is an endangered language
of northwestern California
. It is the traditional language of the Karuk
people, most of whom now speak English
documented the Karuk language and produced a grammar of it in 1957. Revitalization of the language followed. According to Census 2000, there are 55 people between the ages of 5 and 17 who can speak Karuk, including 10 with limited English proficiency.
Karuk is a language isolate, sharing few if any similarities with other nearby languages. Historically, the American linguist Edward Sapir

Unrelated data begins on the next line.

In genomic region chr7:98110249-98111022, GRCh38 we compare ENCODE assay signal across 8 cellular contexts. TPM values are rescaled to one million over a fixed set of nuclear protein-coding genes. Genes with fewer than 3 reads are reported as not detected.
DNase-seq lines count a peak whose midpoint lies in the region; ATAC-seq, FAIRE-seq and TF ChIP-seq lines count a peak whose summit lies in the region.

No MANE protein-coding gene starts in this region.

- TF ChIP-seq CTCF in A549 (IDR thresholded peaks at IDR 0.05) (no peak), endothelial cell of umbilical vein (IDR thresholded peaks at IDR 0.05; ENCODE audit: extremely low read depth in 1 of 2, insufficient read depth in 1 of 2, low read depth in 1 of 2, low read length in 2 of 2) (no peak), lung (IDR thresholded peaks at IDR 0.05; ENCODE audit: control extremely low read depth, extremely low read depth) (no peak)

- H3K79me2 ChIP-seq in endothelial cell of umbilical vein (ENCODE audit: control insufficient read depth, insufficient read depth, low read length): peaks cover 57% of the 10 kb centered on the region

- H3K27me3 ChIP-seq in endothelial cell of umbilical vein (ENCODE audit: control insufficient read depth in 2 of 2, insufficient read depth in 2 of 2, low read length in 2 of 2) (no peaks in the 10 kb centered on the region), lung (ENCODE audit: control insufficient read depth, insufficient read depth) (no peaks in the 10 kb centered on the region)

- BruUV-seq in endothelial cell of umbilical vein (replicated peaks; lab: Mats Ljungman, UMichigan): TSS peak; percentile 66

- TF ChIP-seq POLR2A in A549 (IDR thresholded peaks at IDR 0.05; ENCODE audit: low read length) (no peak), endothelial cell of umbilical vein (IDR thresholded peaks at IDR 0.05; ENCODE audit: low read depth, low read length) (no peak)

proposed it be classified as part of the Hokan family
he hypothesized. However, little evidence supports this proposal.Campbell, Lyle. 2000. American Indian languages: The historical linguistics of Native America
. Oxford Studies in Anthropological Linguistics
. USA: Oxford University Press.Bright, William. The Karok Language
, Berkeley and Los Angeles: University of California Press, 1957.
Karuk is a polysynthetic language
known for its method of arranging old and new information: "...skilled Karuk... Read More